Advanced Care Planning

But immediately Jesus spoke to them and said, Take heart, it is I; do not be afraid. —Matthew 14:27

Jesus encourages his followers by telling them to take “heart” or “courage.”  We seek inspiration to quell our fears when we have to face illness or the possibility of death. Scripture reminds us to use our faith and trust God when we face the unknown.

Many of us don’t know what to do when we or someone we love has significant health concerns. One thing we can do is to plan for the unknown, to give ourself and our family the gift of Advanced Care Planning (“ACP”). ACP is a process of deciding what you do — and do not — want for your health care choices when you can not speak for yourself. The outcome of ACP is a legal document that has replaced “living wills” in our health care system. The benefit of ACP is that it communicates our health care choices to our families, doctors and hospitals.

ACP is a gift we can give ourselves whether we’re 18 or 88 because it means we can live peacefully, knowing our wishes will be carried out. It’s a gift to our families because they can live with the assurance that they are carrying out our explicit choices. It’s a gift to our health care professionals so they can know what we want. It’s also a gift to the community because the courageous conversations that occur when we discuss our choices, as well as the beliefs and values that drive our choices, with the people we love.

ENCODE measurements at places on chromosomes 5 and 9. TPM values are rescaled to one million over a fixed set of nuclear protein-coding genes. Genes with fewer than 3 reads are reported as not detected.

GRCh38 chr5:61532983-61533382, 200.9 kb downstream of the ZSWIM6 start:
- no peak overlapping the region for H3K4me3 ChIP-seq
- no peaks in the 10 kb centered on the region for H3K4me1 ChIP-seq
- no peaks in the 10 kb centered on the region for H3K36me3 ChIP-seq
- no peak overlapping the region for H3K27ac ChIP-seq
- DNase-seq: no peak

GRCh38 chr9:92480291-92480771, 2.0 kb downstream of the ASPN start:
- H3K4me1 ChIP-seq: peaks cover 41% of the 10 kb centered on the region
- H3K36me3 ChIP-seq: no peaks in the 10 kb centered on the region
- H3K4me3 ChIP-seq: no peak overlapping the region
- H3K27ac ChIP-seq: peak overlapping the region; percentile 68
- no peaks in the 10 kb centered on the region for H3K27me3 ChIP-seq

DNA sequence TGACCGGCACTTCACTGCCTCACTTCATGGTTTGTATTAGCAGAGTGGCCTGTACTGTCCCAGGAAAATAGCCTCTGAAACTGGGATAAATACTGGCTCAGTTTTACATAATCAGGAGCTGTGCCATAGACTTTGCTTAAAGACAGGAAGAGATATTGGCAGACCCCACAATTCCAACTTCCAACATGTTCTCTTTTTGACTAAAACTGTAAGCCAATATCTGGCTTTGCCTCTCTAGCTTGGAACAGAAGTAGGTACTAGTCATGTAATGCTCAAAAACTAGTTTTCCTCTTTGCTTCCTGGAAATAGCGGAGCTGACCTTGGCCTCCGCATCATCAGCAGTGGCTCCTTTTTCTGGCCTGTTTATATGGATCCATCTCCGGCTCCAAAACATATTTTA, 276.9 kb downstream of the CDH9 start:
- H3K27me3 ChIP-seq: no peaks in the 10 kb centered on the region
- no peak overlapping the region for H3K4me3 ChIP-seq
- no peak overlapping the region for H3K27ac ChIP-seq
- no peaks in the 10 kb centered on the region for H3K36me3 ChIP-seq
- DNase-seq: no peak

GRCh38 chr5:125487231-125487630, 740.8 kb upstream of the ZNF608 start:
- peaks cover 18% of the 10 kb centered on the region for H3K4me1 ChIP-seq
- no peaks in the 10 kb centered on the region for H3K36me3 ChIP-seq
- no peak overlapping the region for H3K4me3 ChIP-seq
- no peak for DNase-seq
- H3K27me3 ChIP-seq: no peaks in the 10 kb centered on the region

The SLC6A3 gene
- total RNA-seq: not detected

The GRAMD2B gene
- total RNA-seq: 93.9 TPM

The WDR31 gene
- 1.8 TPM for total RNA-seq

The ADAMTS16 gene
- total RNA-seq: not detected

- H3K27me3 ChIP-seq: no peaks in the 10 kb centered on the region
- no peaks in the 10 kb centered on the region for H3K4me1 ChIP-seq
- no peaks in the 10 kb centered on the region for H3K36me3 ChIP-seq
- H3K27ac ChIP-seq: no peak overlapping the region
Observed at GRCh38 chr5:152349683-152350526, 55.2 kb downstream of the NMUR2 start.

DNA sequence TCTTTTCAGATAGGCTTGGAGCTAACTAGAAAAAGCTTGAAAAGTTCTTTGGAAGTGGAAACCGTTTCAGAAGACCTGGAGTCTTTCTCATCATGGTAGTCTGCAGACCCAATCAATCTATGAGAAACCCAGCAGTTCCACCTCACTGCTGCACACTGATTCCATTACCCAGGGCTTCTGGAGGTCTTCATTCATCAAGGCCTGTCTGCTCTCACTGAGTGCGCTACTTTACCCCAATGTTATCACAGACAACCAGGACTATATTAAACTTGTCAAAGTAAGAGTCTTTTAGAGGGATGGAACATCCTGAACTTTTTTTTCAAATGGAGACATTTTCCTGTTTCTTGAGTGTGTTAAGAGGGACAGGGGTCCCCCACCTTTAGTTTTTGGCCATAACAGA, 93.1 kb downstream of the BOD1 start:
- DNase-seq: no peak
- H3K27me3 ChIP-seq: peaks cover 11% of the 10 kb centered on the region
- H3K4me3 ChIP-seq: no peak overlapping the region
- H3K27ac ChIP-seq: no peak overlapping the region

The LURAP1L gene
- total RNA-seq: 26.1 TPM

Most of us procrastinate on having this courageous conversation about care choices for 3 reasons: (1) we believe we’ll have enough time to talk if something were to happen to us; (2) we already have a “living will” or a “5 Wishes” document; and (3) who wants to talk about future calamity?

First, since we can’t predict our future, we won’t have the time we need to prepare ourselves, our families and our doctors. Second, most doctors and hospitals no longer find “living wills” or “5 Choices” documents to be useful in making health care decisions. Third, planning for our health care choices can lead us to talk about what we cherish and value about life rather than talking about death or disease. Many people who’ve gone through an ACP process remark that they initially avoided it because they worried that talking about death and illness would be morbid. However, they were pleasantly surprised to find it was a life-giving, affirming and deeply spiritual time with the people they loved.

Part of our call at Wayzata Community Church is leading an Advanced Care Planning ministry. We encourage these courageous conversations because we recognize that life will change tomorrow. If you want to discuss how you might start a courageous conversation about your values and how they affect your health care choices, contact Lindy Purdy at: 952-473-8877 ext. 202.

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